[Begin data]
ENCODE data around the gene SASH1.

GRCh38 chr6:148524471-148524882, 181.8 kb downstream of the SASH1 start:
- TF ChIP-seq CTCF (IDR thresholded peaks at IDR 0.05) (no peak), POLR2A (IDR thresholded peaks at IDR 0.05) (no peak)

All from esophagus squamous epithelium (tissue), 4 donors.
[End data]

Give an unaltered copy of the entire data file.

ENCODE data around the gene SASH1.

GRCh38 chr6:148524471-148524882, 181.8 kb downstream of the SASH1 start:
- TF ChIP-seq CTCF (IDR thresholded peaks at IDR 0.05) (no peak), POLR2A (IDR thresholded peaks at IDR 0.05) (no peak)

All from esophagus squamous epithelium (tissue), 4 donors.